Of course a sheriff who checks himself into his own jail isn’t really going to experience what the prisoners experience. And in some jails he might not survive. But
Sheriff Mark Curran of Lake County, Illinois
showed more courage, more dedication, and more sense of what it really means to be a leader than we’ve come to expect from jail managers, and he has my admiration for it.
Short of Sheriff Curran’s approach, there are other ways to find out what’s actually going on. Jails have rapid turnover, like hotels. It would be easy for a contractor (couldn’t do it with jail personnel) to collect some information from recent releasees; Hilton has done it for a generation or more.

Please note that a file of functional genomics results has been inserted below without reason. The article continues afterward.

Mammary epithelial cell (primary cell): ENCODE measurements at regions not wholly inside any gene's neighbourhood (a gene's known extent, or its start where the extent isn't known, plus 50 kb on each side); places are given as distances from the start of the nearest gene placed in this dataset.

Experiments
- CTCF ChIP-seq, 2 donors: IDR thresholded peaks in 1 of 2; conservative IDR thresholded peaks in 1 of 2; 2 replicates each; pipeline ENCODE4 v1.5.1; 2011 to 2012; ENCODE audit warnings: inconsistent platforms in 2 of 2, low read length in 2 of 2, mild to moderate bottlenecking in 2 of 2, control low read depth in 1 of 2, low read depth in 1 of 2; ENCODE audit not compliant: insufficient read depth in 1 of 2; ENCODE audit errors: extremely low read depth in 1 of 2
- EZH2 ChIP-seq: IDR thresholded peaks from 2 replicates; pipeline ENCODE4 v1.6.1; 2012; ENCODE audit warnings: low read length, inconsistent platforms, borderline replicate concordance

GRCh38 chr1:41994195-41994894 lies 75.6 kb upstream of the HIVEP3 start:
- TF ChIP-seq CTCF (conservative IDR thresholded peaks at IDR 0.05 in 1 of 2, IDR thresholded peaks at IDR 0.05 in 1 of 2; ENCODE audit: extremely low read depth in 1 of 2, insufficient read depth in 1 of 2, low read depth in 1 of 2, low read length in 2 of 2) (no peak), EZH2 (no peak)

Corrections management is an astoundingly tough assignment; but that’s a reason to work at it harder, not to throw up your hands. I hope the sheriff had a thorough medical exam. Everyone who goes to jail should be tested for infectious disease on the way in and the way out; otherwise the jails turn into incubators for, e.g., TB.
A large fraction of America’s social problems pass through its jails, and the jails mostly don’t do anything to fix them. With more leaders like Mark Curran, that might change.